parabens – relax already, or why I don’t care if there are parabens in my moisturizer
Posted Jan 14 2011 12:00am
I was watching Breakfast Television this morning and there was a woman on promoting her new book and revealing products to avoid that contained…parabens! Dunh duhn duhhhhn. I would normally have just ignored this but it’s been on my mind. I was with my mummy picking out a new moisturizer for her and she was discarding options because they had parabens in them. I’ve heard the claims but never really cared personally. Since my family was altering choices based on it I wanted to know more. How are they dangerous? How much parabens pose a threat? What sort of study was done to discover this and has it been duplicated or backed up by other researchers/institutions?
I found the below articles which validate my gut reaction; let me tell you they were a lot harder to find than those espousing doom and gloom and cosmetic industry conspiracies. I was looking for something that said ‘relax, you probably won’t die’ and I’d forget about the whole thing. What I found was the Canadian Cancer society, among others, saying that the initial 2004 study which declared a link between breast cancer and parabens didn’t have sufficient information for them to back the claim. I found out that 18 or 20 breast cancer tissues studied had parabens in them. I also found out that healthy breast tissue wasn’t examined so couldn't be proved to be paraben-free. If the healthy tissue also had 18 out of 20 instances of parabens then we don’t really have a link do we? They weren’t tested so we don’t know. We also don’t know how the parabens came into the systems of the women whose tissue was used. Was it ingested, from naturally occurring parabens in fruits and vegetables or synthetic parabens in black tea, spices etc.? Or was it absorbed from skin lotion and various cosmetics? The study doesn’t say.
Parabens: Is the Danger Real?
Stuart H. Kalan MD kaplanmd.com
According to the American Academy of Dermatology, “The best preservatives for sensitive skin are those containing parabens.” (2002 Prof Zoe Draelos, Summer Scientific Meeting, New York, AAD, 2002).
In fact, two common parabens, Methylparaben and Propylparaben, which are used widely in cosmetic skin products, are also used to preserve spices, black and green teas, beer, fruit juices, jams, and wine.
According to Schellauf, PHBA is not known to have any estrogenic effects and is found widely in plants and human food, so trace exposure in the human organism poses no health risk.
“The study confirms the results of a number of research studies, which concluded from their work that parabens are metabolised rapidly and to a large extent in living organisms and therefore cannot exhibit any adverse effects,” said industry trade body Colipa.
In January 2004 new research published in the Journal of Applied Toxicology found an ingredient called parabens in 20 human breast tumours. Parabens are preservatives used in many pharmaceutical, food and cosmetic products (including a range of cosmetics applied to the underarm and breast area). The researchers stated that parabens have been known to mimic the effects of estrogen, which can promote breast cancer tumour growth.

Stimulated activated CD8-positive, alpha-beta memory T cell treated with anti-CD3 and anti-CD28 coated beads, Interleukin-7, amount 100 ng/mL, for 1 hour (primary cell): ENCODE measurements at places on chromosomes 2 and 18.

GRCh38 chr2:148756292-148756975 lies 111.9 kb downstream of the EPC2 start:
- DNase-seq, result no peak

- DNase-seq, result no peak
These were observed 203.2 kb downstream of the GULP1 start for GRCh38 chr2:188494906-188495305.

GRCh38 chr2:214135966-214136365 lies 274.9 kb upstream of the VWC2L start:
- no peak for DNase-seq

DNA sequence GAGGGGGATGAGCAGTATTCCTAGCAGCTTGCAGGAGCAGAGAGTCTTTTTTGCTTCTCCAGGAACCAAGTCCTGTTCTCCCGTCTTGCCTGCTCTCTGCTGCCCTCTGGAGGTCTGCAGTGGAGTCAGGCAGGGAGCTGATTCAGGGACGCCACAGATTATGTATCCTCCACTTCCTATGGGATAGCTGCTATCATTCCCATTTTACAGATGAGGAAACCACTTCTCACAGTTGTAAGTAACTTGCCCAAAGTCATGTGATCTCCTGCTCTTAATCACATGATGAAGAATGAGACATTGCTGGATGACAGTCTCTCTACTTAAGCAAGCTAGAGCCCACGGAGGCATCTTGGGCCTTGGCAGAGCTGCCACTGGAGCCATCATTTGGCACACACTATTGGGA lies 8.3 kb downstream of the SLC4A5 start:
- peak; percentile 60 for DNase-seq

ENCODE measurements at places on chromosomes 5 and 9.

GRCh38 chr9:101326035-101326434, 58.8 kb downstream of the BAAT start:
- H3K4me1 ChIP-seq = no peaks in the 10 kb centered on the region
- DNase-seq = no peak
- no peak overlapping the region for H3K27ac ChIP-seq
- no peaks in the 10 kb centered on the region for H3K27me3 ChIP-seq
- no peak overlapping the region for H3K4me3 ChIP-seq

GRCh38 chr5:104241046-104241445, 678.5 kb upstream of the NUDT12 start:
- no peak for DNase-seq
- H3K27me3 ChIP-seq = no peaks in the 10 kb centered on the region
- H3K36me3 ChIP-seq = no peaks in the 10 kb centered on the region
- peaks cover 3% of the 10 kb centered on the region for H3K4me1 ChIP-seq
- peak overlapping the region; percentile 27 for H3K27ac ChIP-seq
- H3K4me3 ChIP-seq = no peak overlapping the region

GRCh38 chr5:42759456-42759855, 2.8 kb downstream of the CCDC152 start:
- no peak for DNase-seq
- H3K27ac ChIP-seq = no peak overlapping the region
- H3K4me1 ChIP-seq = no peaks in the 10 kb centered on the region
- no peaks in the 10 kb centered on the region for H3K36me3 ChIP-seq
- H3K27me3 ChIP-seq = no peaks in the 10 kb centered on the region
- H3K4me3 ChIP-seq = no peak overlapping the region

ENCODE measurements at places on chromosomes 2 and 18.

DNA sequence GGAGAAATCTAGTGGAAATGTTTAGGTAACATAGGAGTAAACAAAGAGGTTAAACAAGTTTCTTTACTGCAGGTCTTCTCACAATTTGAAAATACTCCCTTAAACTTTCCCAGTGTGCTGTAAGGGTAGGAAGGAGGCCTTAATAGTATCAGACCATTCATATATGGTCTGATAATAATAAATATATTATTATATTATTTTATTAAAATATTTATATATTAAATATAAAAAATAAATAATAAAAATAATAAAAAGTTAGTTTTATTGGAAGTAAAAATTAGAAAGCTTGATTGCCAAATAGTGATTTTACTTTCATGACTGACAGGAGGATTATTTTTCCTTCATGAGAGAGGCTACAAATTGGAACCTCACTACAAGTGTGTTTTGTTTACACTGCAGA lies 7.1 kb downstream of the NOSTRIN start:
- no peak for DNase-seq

Canadian Cancer Society perspective
The research published in the Journal of Applied Toxicology did not show a direct cause and effect relationship between antiperspirants, deodorants and breast cancer. The findings are interesting, but the study was small. More research is needed to provide definitive answers about this issue.
Current research investigating how parabens act when administered orally, topically, and subcutaneously to rats has shown that "parabens are metabolized rapidly and to a large extent in living organisms and therefore cannot exhibit any adverse effects." According to these studies, parabens are "fully metabolized before they enter the blood stream." In a review of the estrogenic activity of parabens, the author concluded that based on maximum daily exposure estimates, "it was impossible that parabens could increase the risk associated with exposure to estrogenic chemicals."
Antiperspirants/Deodorants and Breast Cancer: Questions and Answers
National Cancer Institute cancer.gov
The belief that parabens build up in breast tissue was supported by a 2004 study, which found parabens in 18 of 20 samples of tissue from human breast tumors (5). However, this study did not prove that parabens cause breast tumors (4). The authors of this study did not analyze healthy breast tissue or tissues from other areas of the body and did not demonstrate that parabens are found only in cancerous breast tissue (5). Furthermore, this research did not identify the source of the parabens and cannot establish that the buildup of parabens is due to the use of deodorants or antiperspirants.
I don’t doubt that the cosmetic industry wants the most cost effective solution to prolong their products shelf life. It is after all a business. They want to make money and lower costs just like (gasp!) every other business in the universe. I do doubt that Elizabeth Arden, John Frieda and Bobbi Brown are meeting in shadowy underground bunkers to scheme and plot world domination.
I do know that if a product lasts more than a few months it has to have an artificial preservative in it. I’m the last person to keep doing something just because that’s the way it’s always been done, but I would rather use one that has been studied and used for decades than something new that we can’t know what, if any, long term effects it may have.